We made it!!!
We made it!!!
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A short while later, we were in Brugge ready to explore and do a little shopping.
We started out along one of the canals and set out to Markt Square.
We started out along one of the canals and set out to Markt Square.
I can't be sure, but I think this is one of the city gates.
I can’t be sure, but I think this is one of the city gates.
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Saint Salvator Cathedral, the main church of Brugge, has survived the onslaught of the ages.
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Across from Saint Salvator’s is the Laurent Tea Room. A stop was deemed essential!!! Please note the tower of The Belfry in the far distance. The Belfry houses a carillon with 47 bells. It’s an imposing structure in Markt Square, our destination.
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As we continue to Markt Square, we pass a truly amazing McDonald’s!!! Have you ever seen one like this???
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We also pass the Chocolate factory called the Chocolate Line. They may very well be the smallest chocolate factory ever!!!
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But then we find “Finest Belgian Chocolates” a little further up the street. this is where I went crazy buying CHOCOLATE!!!
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They make candy that looks like tools! What guy wouldn’t love that! Gotta have it!!!
And then we arrive in Markt Square!
And then we arrive in Markt Square!
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European restaurants just intuitively know haw to make their businesses look appealing. Someone should tell Burger King that umbrellas make a difference!!!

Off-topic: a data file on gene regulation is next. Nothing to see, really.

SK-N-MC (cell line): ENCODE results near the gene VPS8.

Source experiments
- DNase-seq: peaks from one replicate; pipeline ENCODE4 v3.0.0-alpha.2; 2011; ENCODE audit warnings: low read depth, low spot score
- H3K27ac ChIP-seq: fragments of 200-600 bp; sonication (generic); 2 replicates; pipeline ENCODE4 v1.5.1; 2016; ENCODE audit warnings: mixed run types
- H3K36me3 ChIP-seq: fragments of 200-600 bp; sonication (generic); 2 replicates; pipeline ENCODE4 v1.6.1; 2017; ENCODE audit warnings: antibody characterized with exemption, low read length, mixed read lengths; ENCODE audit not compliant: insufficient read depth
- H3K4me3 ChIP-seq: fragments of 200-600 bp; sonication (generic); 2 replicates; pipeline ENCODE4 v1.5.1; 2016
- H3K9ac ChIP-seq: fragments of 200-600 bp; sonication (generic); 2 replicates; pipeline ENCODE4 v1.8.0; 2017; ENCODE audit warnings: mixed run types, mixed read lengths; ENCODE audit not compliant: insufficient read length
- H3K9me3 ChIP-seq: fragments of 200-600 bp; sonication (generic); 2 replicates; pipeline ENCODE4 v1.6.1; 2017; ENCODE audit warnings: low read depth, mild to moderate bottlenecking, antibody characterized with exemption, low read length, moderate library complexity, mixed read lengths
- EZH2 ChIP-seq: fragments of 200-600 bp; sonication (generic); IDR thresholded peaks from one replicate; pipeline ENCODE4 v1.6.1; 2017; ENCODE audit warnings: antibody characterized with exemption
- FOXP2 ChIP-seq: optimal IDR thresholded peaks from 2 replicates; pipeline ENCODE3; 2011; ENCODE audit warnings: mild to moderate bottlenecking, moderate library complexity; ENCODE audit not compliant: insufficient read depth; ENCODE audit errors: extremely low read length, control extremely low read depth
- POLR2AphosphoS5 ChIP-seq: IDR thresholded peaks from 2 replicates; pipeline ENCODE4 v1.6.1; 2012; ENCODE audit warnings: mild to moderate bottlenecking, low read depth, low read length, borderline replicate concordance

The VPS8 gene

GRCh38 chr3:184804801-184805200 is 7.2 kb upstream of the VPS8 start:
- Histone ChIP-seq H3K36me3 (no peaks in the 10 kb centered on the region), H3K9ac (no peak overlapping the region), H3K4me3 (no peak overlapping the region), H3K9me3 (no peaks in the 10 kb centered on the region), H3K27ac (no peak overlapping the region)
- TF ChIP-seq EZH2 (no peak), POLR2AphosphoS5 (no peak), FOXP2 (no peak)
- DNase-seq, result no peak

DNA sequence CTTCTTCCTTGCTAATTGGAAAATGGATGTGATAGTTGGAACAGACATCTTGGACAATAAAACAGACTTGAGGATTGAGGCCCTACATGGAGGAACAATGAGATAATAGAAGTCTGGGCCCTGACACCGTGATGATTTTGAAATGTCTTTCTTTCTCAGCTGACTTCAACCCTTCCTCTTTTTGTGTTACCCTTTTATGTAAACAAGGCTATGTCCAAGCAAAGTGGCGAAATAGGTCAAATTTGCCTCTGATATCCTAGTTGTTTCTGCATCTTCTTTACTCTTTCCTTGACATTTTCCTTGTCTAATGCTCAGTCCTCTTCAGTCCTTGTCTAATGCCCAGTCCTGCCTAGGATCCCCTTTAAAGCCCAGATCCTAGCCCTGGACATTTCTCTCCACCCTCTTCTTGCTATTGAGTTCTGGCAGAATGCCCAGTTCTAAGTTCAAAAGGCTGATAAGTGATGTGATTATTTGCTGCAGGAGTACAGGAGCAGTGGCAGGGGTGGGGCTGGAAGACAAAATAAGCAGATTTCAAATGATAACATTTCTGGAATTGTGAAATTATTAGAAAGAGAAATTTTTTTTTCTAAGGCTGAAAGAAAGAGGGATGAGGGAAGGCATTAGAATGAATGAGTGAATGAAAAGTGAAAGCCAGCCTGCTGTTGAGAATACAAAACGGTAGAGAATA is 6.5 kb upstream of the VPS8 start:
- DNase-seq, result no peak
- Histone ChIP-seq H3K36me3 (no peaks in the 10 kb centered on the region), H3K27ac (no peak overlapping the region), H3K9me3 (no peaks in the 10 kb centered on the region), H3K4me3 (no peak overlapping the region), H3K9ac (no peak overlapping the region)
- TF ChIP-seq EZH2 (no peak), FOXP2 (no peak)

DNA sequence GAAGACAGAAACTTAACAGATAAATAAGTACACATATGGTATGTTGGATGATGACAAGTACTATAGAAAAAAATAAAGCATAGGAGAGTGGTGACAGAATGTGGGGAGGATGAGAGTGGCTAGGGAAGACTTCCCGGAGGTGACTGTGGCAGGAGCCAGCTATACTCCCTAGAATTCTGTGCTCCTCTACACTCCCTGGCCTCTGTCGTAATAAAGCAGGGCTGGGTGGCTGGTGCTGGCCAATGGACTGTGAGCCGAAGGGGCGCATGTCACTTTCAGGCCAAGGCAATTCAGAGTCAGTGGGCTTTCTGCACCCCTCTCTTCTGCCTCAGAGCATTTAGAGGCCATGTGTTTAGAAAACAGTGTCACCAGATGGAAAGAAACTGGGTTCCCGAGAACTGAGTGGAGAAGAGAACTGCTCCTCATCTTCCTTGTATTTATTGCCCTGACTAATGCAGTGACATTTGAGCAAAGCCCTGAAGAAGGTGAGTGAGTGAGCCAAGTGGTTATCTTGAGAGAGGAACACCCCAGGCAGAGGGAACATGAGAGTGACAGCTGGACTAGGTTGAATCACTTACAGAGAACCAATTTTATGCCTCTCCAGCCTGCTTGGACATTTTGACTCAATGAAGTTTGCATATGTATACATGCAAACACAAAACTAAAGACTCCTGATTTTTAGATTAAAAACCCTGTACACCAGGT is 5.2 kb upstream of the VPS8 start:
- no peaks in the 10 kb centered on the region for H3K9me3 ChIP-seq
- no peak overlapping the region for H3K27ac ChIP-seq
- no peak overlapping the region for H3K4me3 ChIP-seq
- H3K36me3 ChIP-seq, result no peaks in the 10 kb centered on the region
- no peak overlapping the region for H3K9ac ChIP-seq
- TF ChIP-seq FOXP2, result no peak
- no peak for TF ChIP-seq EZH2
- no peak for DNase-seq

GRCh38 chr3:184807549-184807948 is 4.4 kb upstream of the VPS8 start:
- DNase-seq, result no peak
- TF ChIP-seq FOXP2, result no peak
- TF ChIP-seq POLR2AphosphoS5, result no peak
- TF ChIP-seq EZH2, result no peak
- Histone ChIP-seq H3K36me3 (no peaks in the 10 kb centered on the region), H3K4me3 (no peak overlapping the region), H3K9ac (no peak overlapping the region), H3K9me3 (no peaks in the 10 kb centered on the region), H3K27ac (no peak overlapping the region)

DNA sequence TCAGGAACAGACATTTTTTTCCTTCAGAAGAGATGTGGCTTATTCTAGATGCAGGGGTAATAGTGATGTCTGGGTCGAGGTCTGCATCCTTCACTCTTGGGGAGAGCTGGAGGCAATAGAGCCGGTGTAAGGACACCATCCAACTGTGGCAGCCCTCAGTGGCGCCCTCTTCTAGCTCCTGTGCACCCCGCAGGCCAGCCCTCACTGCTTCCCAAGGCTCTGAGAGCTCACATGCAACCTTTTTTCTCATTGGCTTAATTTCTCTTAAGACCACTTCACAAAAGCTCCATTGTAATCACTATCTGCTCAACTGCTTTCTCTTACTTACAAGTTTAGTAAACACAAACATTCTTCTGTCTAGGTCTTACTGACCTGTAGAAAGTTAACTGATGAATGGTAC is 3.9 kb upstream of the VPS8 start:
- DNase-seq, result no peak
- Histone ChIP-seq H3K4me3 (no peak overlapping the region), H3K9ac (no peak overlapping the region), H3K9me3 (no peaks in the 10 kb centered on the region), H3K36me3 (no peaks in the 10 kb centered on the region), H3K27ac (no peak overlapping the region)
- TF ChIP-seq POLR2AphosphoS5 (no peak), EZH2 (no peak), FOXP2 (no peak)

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And here is The Belfry. Not only do those 47 bells produce a lovely sound, but the clock is historic and distinctive, too!!!
This impressive building is the Provincial Court.
This impressive building is the Provincial Court.
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Having accomplished our goal of buying chocolate, we started to make our way back to the train station for our return to the ship.
We pass diorama of The Belfry.
We pass a diorama of The Belfry.
It is explained in Braille!!!  How cool is that.
It is explained in Braille!!! How cool is that.
We come across the smallest street in Bruge.
We come across the smallest street in Brugge.
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We make our way back to the train station to return to Blankenberge and the shuttle to Zeebrugge.
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When we get back to Blankenberge, we remember spotting the Mercure Hotel directly across the street from the shuttle pick-up point.
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It’s a no-brainer! We stopped at the Mercure Hotel for the afternoon libations.
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Rog is enjoying the local brew, Jupiter beer. And the chips and wine are pretty good, too!

 

Our nest port will be Amsterdam, The Netherlands.